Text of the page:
Hotels Would be Wise to Meet Consumer Demands for More Casual Dining

By Jonathan Wilson VP Product Innovation & Brand Services, Hilton Worldwide | August 07, 2016

Consumer dining preferences are shifting and becoming much more casual at hotels across all segments of the industry, from grab-and-go and in-restaurant offerings at suite brands to fine dining options at luxury properties.

This change has created a void in the hotel industry for welcoming, casual dining experiences. You might think a large property that offers breakfast, lunch, dinner and room service has everything covered. But the new reality is that many guests now prefer to eat with friends and family in a more casual, social environment. In addition, independent travelers – who typically want to eat by themselves –also want to be surrounded by other people. This is what I call ‘socially alone’ – wanting to feel completely comfortable dining alone while being part of a bigger experience.

It’s not just a matter of how or where, it’s also a matter of when. As travel is changing, consumers want to eat outside of traditional meal periods. Casual food & beverage options allow hotel guests to eat dinner at 3:30 or 4 p.m. if it better fits their schedule, or to enjoy lighter eating later in the evening. This is another way the more casual programming of food & beverage environments can have a big impact on guest satisfaction and customer retention.

Hotel executives would be wise to consider a move toward more casual dining, and not just at budget traveler properties. This trend cuts across all price points.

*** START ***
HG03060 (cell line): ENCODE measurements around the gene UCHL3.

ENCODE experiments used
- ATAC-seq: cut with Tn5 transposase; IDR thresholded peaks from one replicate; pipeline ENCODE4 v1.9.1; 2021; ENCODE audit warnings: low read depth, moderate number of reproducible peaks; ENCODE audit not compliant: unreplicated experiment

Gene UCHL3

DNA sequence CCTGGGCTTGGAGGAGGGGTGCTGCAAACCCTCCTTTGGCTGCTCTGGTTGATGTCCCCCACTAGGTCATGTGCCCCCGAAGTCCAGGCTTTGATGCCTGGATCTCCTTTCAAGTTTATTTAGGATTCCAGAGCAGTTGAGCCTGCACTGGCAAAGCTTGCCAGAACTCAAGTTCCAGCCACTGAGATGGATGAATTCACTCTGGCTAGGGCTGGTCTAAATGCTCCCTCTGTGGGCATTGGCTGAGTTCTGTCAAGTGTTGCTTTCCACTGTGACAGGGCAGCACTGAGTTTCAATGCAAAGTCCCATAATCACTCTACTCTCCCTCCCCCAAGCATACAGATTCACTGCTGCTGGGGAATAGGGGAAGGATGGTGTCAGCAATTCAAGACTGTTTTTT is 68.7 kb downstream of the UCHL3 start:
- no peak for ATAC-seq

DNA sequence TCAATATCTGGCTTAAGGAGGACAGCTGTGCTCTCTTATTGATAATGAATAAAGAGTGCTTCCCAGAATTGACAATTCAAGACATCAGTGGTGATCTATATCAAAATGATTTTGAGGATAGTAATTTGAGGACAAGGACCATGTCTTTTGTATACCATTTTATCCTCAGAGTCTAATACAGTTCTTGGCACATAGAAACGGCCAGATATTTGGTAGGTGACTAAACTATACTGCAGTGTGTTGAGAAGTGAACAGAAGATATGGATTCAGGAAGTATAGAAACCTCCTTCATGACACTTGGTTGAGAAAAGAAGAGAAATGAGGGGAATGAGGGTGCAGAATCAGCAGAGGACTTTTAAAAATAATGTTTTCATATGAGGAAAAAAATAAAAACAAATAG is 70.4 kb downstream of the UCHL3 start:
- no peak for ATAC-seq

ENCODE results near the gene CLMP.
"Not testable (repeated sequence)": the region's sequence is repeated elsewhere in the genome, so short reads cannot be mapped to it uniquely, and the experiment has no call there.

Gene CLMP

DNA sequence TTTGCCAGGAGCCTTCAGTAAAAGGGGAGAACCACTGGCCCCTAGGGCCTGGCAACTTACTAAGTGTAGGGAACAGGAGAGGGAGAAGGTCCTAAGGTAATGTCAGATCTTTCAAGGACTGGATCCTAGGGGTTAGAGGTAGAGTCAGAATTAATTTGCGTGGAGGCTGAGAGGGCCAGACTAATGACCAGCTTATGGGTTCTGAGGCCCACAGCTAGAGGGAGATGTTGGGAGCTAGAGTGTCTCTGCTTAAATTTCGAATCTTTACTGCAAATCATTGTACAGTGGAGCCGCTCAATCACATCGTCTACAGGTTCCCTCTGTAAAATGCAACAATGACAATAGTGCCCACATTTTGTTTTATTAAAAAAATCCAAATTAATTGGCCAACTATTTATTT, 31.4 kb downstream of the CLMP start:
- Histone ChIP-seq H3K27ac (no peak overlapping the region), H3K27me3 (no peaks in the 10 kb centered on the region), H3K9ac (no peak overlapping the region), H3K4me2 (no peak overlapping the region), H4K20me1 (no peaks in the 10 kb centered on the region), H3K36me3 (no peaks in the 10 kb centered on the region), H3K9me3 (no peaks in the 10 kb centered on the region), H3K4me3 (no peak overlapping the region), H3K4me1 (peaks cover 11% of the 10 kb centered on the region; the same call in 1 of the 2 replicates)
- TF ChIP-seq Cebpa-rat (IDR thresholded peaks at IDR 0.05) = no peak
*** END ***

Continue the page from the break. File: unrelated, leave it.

Finding the Suite Spot in Casual Dining

We’re staying on the forefront of this trend by developing food & beverage options at Hilton Worldwide brands that are less rigid, more scalable, and promote a greater social experience for guests. For example, approximately 60% of Embassy Suites’ properties will undergo enhancements, including major renovations to bars, restaurants, lobby spaces and other areas, through 2019.

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Mobile Technology: Relentless Innovation

Technology has become a crucial component in attracting and retaining hotel guests, and the need to enhance a guest’s technology experience is driving a relentless pace of innovation. To meet and exceed guest expectations, 54% of hotels will spend more on technology in 2018, and mobile solutions in particular will top the list of capital investments. Many hotels are integrating mobile booking, mobile keys, mobile payments and mobile check-in into their operations. Other hotels are emphasizing the in-room experience, boosting bandwidth and upgrading flat screen TVs to more easily interface with guest mobile devices. And though not yet mainstream, there are many exciting technology developments on the near horizon. The Internet of Things (loT) is taking form in some places, and can be found in guest room control systems, voice activation systems, and in wearable sensors that can be used for access and payment options. Virtual reality headsets are available at some hotels so guests can enjoy virtual trips to exotic locations or if off-property, preview conference facilities and guest rooms. How long will it be before a hotel employs a fleet of robots for room service, or utilizes a hologram as a concierge, or installs gesture-controlled walls that feature interactive digital displays? Some hotels are already using augmented reality for translation services, or interactive wall maps, or even virtual décor. This pace of innovation is challenging property owners and brands to stay on top of the latest technology trends while still addressing current projects. The January Hotel Business Review will explore what some hotels are doing to maximize their opportunities in the mobile technology space.